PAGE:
Bamboo Bicycle Joining Methods
Released: 6th September 2012
Published by: James Marr
One of the key components for a successful build is developing a strong material base for connecting the frame together and there are a number of ways to go about doing this. Here at Bamboo Bicycle Club, we have explored and experimented with the most common and proven methods: hemp and carbon. It is often a question we are asked about, so this blog will act as a guide to better understand the different joining methods that exist, along with their advantages and disadvantages. This is all based on knowledge we have required both through research and testing it out for our own builds. There are many other methods out there, and it can be up to personal style and preference to choose one over the other.
About – The original bamboo bicycle used metal at the joints, which is then crimped around the bamboo. Although it is a good method, it requires considerable manufacturing to create the steel lugs and also adds additional weight to the frame.
-Easy to manufacture once designed and moulded/machined part has been created
-Clean finish and does not require a lot of work to complete
-Easy to test the durability
-Needs expensive tooling
-Requires large quantities of CO2 to produce
-The crimping needs to be done carefully to prevent damage to the bamboo
Carbon Fibre – Joined with epoxy
About – This is one of the most popular methods used by people for building bamboo bicycles. Carbon offers excellent strength to weight ratio and can be bought in a number of different forms.
Carbon tow is generally used for a bamboo bicycle and is wrapped around the joints. Some builders will use a glass fibre base to increase strength and to make a good structural composite, due to carbon tow being one directional. This makes it very important to have a multi-directional base layer.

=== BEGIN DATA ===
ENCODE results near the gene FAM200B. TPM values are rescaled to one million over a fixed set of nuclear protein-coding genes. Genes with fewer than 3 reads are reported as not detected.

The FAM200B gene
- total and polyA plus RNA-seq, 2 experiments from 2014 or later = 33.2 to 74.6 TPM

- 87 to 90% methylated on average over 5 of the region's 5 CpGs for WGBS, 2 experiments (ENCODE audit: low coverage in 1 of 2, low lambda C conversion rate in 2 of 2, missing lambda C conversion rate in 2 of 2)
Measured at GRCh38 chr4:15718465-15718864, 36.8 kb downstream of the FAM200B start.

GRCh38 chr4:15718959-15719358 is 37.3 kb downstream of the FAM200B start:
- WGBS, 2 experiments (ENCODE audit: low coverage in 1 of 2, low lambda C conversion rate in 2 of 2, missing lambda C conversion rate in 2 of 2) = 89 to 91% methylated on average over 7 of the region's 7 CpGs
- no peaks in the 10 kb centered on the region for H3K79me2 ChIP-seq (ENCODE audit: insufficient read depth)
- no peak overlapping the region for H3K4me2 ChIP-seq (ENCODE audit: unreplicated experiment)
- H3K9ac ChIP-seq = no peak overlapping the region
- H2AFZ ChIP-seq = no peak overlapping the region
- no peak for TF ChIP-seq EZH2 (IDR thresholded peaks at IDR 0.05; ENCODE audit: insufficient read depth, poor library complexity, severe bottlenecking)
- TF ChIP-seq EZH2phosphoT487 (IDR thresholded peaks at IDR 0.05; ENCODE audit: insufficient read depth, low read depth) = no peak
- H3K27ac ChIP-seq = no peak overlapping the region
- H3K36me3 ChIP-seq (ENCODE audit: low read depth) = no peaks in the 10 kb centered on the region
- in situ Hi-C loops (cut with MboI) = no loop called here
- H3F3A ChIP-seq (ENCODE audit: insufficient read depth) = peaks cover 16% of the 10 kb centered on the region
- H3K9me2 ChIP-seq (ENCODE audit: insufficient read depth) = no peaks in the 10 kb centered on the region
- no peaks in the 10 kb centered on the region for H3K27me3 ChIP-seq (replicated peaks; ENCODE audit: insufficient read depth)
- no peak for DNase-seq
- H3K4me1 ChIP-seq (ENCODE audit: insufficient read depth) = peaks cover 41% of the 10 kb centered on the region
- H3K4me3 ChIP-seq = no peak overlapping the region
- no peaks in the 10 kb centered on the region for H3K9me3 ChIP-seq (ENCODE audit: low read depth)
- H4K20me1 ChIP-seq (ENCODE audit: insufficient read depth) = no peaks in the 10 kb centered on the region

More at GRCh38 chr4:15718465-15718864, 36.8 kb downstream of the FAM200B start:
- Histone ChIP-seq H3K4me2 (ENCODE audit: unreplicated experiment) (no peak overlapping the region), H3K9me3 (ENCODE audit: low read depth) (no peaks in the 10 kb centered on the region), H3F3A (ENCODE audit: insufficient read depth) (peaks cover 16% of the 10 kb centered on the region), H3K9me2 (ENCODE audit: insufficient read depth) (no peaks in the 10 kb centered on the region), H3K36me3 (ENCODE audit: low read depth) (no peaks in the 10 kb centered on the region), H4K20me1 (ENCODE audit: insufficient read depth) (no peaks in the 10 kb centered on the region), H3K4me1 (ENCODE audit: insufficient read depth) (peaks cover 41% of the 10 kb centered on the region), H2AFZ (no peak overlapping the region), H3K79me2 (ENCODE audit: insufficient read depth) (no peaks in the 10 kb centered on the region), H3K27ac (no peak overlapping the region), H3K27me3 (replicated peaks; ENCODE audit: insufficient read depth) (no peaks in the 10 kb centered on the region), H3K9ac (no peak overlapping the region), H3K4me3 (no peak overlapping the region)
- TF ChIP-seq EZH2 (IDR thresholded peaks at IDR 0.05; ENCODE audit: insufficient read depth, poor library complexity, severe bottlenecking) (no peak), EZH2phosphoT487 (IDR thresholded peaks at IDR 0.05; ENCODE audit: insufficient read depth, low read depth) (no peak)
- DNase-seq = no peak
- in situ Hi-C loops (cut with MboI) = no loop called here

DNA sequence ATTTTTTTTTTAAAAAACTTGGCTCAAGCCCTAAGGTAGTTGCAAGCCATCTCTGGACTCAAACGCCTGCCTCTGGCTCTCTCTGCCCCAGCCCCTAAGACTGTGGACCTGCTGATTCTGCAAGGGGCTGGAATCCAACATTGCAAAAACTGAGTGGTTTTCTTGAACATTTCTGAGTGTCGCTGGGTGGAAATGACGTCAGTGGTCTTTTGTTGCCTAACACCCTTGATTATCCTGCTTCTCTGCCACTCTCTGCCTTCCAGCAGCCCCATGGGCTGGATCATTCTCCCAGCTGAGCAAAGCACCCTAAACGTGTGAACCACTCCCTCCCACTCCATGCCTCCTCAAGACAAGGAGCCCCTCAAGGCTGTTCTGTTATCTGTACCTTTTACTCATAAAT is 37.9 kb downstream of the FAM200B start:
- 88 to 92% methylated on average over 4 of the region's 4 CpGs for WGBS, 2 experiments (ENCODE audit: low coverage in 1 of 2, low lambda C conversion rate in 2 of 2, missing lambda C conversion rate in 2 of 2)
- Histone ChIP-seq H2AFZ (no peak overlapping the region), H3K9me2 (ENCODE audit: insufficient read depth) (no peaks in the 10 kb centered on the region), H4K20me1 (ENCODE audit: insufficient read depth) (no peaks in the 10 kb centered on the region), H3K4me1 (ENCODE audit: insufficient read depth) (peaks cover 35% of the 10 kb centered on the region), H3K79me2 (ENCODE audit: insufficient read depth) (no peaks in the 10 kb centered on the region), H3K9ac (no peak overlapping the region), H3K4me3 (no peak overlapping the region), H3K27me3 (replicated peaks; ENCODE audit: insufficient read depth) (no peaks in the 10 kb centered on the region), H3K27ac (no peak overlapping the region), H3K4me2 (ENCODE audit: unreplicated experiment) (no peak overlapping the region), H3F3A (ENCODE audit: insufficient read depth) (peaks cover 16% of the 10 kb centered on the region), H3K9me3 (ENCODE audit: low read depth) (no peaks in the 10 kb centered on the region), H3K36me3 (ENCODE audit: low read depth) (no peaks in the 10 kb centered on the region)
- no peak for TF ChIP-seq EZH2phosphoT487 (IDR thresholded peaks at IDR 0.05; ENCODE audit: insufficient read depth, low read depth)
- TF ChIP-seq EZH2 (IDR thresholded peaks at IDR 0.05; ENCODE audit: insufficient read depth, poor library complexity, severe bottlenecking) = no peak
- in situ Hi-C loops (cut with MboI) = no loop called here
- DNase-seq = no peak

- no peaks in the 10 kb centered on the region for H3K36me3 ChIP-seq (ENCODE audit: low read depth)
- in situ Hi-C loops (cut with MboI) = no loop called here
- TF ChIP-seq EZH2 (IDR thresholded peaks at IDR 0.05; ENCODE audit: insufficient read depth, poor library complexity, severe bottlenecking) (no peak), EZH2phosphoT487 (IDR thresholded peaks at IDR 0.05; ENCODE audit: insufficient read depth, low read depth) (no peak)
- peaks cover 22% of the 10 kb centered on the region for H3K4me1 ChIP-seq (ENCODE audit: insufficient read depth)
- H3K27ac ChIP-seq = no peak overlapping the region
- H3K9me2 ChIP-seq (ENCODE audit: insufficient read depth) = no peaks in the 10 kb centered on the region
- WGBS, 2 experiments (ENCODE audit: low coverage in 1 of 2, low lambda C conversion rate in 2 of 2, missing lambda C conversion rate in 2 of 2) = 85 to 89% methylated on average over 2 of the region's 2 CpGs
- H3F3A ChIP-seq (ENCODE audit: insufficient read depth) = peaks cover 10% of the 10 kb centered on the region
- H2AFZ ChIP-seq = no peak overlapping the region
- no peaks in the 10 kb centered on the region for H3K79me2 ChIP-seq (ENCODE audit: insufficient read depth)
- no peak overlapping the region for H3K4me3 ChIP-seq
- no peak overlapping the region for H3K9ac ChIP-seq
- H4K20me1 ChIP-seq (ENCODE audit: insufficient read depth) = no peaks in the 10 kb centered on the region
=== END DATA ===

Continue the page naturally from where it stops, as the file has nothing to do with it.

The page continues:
-Pre-process material so requires little finishing
-Cheap to purchase
-Requires a lot of processing, making it an unsustainable material and cannot be easily recycled
-Generally, it is a multi- directional glass-fibre, which increases the build time and material usage.
-It can be expensive as a large amount is required to complete a bicycle
Hemp Fibre-Joined with epoxy
On the same level as carbon fibre for usage in bamboo bicycles, hemp was often used to make sail canvases, and the word canvas derives from cannabis. The founder of modern bamboo bicycles has used raw hemp fibre since 1996 and continues to build bamboo bicycles using this method.
When grown for non-drug purposes, hemp is referred to as “industrial hemp”. A common product of this is known as fibre, which can be used in a wide variety of products, including the seed for nutritional aspects and for the oil. The number one grower is China, followed by France (the French do love a smoke!)
-Creates a very strong multi-directional composite
-Cheap to purchase
-Very sustainable due to undergoing very little processing.
-Hard to purchase in the UK, it can only be grown with a cultivation license which is issued by the Home Office as a result of the Misuse of Drugs Act 1971. It is also difficult to get in a raw form.
-Needs a lot of work to get a good finish
-Requires a lot of resin to bond
Twine – Joined with wood glue
Some people use twine – yes garden twine. Hemp string is available and extremely strong. Hemp rope was traditionally used at sea and is extremely strong. One chap we meet used twine with wood glue – we are not sure of the advantages or disadvantages of this, you can make your own mind up!
What we use
At Bamboo Bicycle Club, we use a unique type of hemp. We have found that it is easy to purchase in the UK, allows bikes to be built over a weekend with less time spent on finishing and lowers the amount of epoxy’s required. –
If you want to find out more about building bamboo bicycles, you can visit our workshop
If you want to build your very own bamboo bicycle we have available workshop dates